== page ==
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Joey Holden Explains Kilkenny Retirement Decision

Joey Holden Explains Kilkenny Retirement Decision
By PJ Browne
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Four days after helping Ballyhale win their fourth consecutive Kilkenny hurling title, Joey Holden announced that he was calling time on his inter-county career.

The two-time All-Ireland winner, the last Kilkenny captain to lift Liam MacCarthy in 2015, knew his time was up following the Cats' defeat to Cork in August's semi-final.

"Once Kilkenny was over I knew that was it, but I was keen to get back with the club and concentrate on that," said Holden ahead of this weekend's AIB Leinster club hurling final.

"Once we won the county final I was keen to get that message out because I know that the start of next season starts [in December], and the planning and preparation that the management team and players have to do in pre-season. I just wanted to make sure that everyone was aware that I wouldn't be a part of that."

15 December 2021; Hurler Joey Holden of Ballyhale Shamrocks, Kilkenny, ahead of the AIB GAA Leinster Senior Hurling Championship final, which takes place at Croke Park on Sunday, December 19th and will see Ballyhale face off against Clough Ballacolla of Laois. Photo by Ramsey Cardy/Sportsfile

Still just 31, Holden called time as he felt he would no longer be giving everything to the Kilkenny jersey.


Joey Holden on Kilkenny retirement

"I just felt it was the right time for me," he explained.

"In my own mind I was never going to be hurling up until 35, 36.

"I was satisfied with what I had given. I suppose I didn’t really start a whole lot last year either so I just felt I wouldn’t be giving that 100 per cent commitment. 99 per cent would be no good for me. That one per cent is the difference.


"It can make it very difficult to give the best version of yourself if you’re not 100 per cent committed. I didn’t want to be a player that was in there maybe getting frustrated with not playing and being a bad influence then or [creating] a bad atmosphere.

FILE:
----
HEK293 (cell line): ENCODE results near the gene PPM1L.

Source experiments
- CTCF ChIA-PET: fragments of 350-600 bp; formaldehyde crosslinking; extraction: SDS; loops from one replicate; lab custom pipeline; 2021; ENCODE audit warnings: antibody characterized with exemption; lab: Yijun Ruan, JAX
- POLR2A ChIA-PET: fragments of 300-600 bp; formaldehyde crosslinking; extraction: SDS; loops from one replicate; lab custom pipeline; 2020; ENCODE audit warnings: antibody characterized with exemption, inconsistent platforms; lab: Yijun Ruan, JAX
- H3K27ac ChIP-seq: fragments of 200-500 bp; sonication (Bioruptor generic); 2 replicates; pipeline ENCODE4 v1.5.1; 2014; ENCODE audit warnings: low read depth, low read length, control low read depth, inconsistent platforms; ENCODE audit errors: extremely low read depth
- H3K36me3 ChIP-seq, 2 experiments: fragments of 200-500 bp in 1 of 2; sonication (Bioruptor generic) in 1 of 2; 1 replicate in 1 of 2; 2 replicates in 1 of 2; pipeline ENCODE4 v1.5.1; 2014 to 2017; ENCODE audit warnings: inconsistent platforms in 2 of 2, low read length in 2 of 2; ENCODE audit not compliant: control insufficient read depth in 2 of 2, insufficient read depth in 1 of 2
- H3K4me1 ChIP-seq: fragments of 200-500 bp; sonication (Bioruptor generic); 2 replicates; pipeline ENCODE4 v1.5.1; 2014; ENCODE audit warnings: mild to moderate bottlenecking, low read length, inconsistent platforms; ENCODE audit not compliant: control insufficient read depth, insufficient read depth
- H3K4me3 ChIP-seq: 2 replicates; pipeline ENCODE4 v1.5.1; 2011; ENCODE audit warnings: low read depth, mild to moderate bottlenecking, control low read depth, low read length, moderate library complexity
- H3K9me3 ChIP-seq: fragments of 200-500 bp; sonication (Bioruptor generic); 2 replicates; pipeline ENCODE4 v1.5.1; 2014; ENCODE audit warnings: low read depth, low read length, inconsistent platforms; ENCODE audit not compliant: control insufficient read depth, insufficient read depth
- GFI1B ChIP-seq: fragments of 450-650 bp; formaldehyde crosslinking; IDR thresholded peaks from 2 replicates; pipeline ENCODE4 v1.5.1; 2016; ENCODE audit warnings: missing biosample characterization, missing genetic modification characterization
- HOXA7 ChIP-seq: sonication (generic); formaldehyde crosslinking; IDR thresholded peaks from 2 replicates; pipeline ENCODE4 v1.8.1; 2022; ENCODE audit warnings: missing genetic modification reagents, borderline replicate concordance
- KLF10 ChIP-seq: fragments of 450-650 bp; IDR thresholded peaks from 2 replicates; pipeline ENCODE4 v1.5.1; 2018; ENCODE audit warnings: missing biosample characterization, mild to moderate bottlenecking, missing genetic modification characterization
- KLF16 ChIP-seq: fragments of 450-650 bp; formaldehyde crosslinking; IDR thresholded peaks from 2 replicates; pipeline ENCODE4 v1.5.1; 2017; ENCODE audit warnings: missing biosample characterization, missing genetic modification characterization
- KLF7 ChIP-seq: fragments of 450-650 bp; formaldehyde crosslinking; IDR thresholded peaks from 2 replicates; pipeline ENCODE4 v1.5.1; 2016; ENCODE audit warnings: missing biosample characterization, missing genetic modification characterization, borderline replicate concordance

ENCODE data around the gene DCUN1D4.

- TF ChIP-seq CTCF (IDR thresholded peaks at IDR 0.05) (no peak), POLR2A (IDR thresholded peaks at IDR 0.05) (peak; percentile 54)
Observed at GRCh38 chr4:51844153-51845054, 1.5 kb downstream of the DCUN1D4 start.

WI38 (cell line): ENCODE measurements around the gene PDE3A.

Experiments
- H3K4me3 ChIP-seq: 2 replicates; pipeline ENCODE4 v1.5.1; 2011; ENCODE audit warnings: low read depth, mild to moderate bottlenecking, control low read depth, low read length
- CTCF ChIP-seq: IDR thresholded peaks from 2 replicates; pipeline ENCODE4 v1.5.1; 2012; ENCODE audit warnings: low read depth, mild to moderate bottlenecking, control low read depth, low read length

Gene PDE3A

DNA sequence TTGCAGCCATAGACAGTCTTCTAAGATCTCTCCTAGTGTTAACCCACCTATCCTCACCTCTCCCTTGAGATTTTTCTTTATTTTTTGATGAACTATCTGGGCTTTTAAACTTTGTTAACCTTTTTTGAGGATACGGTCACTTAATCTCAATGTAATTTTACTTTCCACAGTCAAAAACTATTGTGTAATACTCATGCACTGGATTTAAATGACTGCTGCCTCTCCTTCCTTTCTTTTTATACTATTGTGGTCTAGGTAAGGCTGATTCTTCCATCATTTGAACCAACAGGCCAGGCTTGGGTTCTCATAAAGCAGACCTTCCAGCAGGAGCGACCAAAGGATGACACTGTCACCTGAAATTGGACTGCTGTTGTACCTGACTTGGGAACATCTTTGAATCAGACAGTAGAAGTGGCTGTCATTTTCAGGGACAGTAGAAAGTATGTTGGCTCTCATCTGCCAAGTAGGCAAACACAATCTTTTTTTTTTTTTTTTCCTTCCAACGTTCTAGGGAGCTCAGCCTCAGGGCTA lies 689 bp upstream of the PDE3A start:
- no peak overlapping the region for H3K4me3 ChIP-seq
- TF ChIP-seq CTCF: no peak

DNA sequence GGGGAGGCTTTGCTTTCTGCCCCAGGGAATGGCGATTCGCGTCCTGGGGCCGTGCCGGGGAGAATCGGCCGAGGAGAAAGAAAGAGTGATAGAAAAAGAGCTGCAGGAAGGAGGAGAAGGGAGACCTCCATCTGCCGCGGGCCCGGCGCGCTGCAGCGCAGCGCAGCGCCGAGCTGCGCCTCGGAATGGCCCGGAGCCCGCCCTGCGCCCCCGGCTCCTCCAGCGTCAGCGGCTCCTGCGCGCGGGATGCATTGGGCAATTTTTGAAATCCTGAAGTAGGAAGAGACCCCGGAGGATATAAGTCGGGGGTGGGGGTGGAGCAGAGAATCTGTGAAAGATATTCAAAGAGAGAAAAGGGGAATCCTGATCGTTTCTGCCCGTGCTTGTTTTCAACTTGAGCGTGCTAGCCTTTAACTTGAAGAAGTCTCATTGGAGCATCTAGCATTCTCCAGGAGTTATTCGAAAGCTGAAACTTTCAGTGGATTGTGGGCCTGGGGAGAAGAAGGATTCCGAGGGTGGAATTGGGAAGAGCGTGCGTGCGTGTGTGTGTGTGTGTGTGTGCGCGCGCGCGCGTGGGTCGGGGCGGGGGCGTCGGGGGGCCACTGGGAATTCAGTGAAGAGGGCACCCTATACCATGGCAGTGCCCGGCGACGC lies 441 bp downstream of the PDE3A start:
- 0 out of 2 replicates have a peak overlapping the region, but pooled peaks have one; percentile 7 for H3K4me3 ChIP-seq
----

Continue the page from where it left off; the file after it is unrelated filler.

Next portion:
"So I felt I was happy enough with what I had done and had other things I’d want to look at in the future and maybe start concentrating on them.

"I just felt I wouldn’t have that 100 per cent and I think you need it to do the hard slog of pre-season and get ready for a full year.


"The other side of things then is that if you are looking at other things you'd like to do, whether it be travelling or other ventures you'd like to get into, that can take away. You can't do it all. It's a big commitment when you're in there. When you're looking at other things, you can't juggle them all, and something has to give."

This weekend, Holden will line out for Ballyhale in the Leinster club final against Laois champions Clough-Ballacolla.

"You have to perform with your club and be a leader in your club to get in with Kilkenny," said Holden.


"To get back there, and drive the standards the best you can, that's always something that's very important to me. I've been lucky enough for my club to develop me and give me the opportunity to come in [with Kilkenny]. I'd like to get back there, and help other young players. In Ballyhale, hurling is the number one thing; it's what the community comes together for."

Picture credit: Ray McManus / SPORTSFILE

This year's AIB Club Championships celebrate #TheToughest players in Gaelic Games - those who are not defined by what they have won, but by how they persevere no matter what - and this Sunday's showdown is set to be no exception.


See Also: Decade After First All-Ireland, Oulart-The-Ballagh Still Have The Hunger

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